Mantises are some of the most distinctive insects, with their elongated bodies and grasping claws. They are big, a bit clumsy, and curiously human, with their large eyes and partially erect posture. They’re famous for a much-exaggerated quirk of their mating behavior, in which females eat males after mating, and also for the multitude of highly camouflaged versions found among them, looking like grass, flowers, leave, and more.
The thing is, mantises are not alone.
Continue reading “When a Mantis Isn’t a Mantis”
This year is my last year teaching the Animal Form and Function dissection lab at the University of Ottawa. I’ve done a lot for this lab over the years, and I want to do one more thing.
The course is a survey through the animal kingdom with a particular emphasis on body plans. A creature’s “Bauplan” (in the original German) is the basic structure of its body, rid of peculiarities that disguise the similarity between the animal and its relatives. The more deeply these plans are explored, the more the ancient relationships and divergences that link animals to the entire kingdom’s common ancestor can be illuminated. Animal phyla, if the term still has any value, are often best understood as groups united by sharing a bauplan that distinguishes them from other groups, and these structures are important for an aspiring student of animal anatomy to recognize.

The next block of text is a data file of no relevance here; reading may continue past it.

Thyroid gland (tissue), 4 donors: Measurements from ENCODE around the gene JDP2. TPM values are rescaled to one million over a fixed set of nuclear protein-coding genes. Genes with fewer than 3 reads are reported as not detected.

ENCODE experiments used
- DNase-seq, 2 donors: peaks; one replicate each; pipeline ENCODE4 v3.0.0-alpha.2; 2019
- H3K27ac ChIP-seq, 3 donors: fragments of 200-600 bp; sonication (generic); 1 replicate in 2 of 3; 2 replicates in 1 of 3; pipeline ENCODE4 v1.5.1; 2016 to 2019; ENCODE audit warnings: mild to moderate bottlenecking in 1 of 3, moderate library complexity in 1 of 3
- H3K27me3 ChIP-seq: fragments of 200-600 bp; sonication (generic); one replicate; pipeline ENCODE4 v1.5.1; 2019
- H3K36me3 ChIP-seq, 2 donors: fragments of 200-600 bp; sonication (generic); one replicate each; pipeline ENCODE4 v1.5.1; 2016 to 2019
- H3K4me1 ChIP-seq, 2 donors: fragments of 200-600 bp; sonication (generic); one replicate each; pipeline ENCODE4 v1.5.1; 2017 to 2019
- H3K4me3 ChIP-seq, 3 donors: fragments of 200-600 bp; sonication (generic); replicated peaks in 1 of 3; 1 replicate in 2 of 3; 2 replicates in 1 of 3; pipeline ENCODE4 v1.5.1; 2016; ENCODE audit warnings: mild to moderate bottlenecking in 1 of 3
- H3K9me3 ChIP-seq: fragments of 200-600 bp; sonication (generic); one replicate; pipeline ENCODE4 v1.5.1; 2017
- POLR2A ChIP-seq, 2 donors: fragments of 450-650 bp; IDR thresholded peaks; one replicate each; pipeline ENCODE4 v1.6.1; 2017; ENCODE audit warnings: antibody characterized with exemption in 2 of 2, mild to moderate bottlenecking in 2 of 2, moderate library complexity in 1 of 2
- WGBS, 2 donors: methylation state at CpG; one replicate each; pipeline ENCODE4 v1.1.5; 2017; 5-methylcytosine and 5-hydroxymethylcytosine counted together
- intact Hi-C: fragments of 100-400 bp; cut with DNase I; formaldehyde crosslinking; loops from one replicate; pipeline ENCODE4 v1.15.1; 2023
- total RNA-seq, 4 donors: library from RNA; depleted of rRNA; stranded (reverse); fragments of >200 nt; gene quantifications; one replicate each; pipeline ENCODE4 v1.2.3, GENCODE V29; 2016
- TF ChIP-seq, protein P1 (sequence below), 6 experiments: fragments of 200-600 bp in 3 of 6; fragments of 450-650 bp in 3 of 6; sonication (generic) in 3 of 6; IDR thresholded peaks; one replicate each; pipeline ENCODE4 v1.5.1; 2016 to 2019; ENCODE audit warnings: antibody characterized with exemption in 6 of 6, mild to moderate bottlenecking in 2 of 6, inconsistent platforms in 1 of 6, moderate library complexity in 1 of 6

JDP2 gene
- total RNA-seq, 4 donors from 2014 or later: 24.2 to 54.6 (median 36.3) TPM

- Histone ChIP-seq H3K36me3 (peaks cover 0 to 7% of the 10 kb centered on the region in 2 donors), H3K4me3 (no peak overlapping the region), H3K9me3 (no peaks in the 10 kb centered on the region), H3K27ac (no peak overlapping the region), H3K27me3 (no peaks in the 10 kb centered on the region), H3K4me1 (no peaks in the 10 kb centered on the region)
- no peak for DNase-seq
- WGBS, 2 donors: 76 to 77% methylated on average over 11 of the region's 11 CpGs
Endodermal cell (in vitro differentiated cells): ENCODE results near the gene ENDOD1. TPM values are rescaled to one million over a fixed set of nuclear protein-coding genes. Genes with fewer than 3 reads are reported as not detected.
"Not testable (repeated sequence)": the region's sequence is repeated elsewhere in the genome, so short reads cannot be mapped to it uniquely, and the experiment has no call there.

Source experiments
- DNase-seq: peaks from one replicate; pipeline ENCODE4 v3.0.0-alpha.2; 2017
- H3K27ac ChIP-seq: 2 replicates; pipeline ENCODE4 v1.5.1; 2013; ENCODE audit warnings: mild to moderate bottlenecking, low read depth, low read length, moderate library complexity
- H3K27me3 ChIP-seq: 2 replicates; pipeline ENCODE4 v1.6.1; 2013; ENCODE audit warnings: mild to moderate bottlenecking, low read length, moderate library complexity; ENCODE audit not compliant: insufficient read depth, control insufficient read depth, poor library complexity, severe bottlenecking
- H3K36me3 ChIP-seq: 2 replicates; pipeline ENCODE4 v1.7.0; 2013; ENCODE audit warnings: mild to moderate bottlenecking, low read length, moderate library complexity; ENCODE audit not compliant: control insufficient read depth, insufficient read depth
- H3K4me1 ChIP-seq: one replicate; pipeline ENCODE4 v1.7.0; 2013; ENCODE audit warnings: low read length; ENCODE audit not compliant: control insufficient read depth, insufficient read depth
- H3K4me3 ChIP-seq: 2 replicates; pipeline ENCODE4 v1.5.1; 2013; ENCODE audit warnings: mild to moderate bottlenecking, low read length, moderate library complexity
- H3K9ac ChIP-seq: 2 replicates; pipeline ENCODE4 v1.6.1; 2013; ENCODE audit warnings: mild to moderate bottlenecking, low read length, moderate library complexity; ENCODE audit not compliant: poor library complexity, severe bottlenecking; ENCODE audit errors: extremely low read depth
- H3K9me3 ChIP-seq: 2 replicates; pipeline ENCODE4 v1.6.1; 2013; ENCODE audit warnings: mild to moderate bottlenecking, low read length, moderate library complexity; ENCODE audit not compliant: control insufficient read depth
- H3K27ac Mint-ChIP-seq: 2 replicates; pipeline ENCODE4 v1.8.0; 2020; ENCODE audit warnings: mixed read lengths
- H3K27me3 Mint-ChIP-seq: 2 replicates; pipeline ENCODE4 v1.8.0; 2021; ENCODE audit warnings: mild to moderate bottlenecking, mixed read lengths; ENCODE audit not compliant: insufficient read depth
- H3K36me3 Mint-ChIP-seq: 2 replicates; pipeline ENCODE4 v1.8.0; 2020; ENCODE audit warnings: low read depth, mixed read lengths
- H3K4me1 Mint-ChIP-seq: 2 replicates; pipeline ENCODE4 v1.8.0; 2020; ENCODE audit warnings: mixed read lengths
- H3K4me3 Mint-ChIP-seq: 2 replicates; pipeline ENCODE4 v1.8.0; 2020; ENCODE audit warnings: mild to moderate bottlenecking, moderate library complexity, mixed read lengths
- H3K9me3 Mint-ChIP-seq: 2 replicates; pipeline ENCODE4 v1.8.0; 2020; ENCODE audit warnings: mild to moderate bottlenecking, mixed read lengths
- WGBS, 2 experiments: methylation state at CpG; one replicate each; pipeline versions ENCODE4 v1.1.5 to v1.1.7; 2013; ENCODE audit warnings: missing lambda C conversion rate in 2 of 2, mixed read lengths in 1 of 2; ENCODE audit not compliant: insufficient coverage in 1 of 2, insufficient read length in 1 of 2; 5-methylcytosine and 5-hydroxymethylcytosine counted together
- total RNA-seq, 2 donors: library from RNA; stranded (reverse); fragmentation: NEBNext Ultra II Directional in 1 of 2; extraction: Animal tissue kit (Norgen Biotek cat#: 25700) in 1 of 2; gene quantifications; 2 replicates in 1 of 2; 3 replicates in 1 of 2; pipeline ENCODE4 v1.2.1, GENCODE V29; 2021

Continue reading “All in the Bauplan”
And then we arrive at the insects.
My university has a very limited array of specialized high-level zoology courses. There are no high-level electives about the intricacies of lampshells or even mollusks at the University of Ottawa. There are courses about various groups of vertebrates, and about unusual microbes like the microsporidia that get a lot of attention for other reasons. We do have an entomology course, because insects are that fundamental and that numerous.
Humans talk a mean game about being the dominant organism on planet Earth, and it’s not an unreasonable assertion. Humans are on a short list of species found on all continents (no matter how those continents are parsed) and most of the other contenders are animals like cattle whose ecology is intimately entangled with ours. If we compare humans (or even primates at large, to be honest) with insects, though…there are millions of them for every one of us, and they are omnipresent. Insects are defining features of every ecology except for the oceans, and a few visit even there. As noted earlier, the insects have more species to their name than any other taxonomically similar group of organisms.
So it’s no surprise that some very interesting beasties lurk in this massive assemblage.
Continue reading “Animal Form and Function 6: Insects”